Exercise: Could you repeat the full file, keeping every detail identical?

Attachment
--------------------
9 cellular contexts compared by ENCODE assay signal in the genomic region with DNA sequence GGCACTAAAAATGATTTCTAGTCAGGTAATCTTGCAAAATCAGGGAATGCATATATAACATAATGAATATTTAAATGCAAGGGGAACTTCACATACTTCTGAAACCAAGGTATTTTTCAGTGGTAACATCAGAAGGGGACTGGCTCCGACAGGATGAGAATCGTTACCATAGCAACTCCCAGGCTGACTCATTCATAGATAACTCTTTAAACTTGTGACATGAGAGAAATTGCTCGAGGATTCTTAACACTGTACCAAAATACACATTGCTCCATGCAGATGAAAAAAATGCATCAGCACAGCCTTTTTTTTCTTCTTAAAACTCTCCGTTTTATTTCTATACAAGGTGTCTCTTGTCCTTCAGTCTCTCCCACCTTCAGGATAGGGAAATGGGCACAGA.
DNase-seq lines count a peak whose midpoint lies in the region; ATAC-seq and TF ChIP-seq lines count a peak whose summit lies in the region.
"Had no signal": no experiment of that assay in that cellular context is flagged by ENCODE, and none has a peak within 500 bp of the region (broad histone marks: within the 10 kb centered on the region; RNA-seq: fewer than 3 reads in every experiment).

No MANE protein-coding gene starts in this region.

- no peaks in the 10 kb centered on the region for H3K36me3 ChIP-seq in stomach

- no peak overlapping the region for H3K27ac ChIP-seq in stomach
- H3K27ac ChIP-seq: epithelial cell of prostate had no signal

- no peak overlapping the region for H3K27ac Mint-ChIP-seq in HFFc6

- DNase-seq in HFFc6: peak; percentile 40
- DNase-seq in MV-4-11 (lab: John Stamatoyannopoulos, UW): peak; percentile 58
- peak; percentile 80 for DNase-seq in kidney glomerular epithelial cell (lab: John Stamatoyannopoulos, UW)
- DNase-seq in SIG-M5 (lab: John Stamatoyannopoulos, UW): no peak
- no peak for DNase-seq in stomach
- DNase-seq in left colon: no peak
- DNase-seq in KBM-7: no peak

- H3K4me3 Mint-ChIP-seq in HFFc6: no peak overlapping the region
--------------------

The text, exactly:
9 cellular contexts compared by ENCODE assay signal in the genomic region with DNA sequence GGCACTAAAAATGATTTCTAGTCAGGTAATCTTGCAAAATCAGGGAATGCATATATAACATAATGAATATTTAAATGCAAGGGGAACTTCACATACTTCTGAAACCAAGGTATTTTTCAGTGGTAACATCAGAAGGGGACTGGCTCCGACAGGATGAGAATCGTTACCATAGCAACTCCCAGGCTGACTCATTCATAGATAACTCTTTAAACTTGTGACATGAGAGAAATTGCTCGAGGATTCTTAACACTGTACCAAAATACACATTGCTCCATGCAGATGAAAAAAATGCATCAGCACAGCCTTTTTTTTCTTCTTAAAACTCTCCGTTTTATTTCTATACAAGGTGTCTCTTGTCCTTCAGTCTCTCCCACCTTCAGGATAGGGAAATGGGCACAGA.
DNase-seq lines count a peak whose midpoint lies in the region; ATAC-seq and TF ChIP-seq lines count a peak whose summit lies in the region.
"Had no signal": no experiment of that assay in that cellular context is flagged by ENCODE, and none has a peak within 500 bp of the region (broad histone marks: within the 10 kb centered on the region; RNA-seq: fewer than 3 reads in every experiment).

No MANE protein-coding gene starts in this region.

- no peaks in the 10 kb centered on the region for H3K36me3 ChIP-seq in stomach

- no peak overlapping the region for H3K27ac ChIP-seq in stomach
- H3K27ac ChIP-seq: epithelial cell of prostate had no signal

- no peak overlapping the region for H3K27ac Mint-ChIP-seq in HFFc6

- DNase-seq in HFFc6: peak; percentile 40
- DNase-seq in MV-4-11 (lab: John Stamatoyannopoulos, UW): peak; percentile 58
- peak; percentile 80 for DNase-seq in kidney glomerular epithelial cell (lab: John Stamatoyannopoulos, UW)
- DNase-seq in SIG-M5 (lab: John Stamatoyannopoulos, UW): no peak
- no peak for DNase-seq in stomach
- DNase-seq in left colon: no peak
- DNase-seq in KBM-7: no peak

- H3K4me3 Mint-ChIP-seq in HFFc6: no peak overlapping the region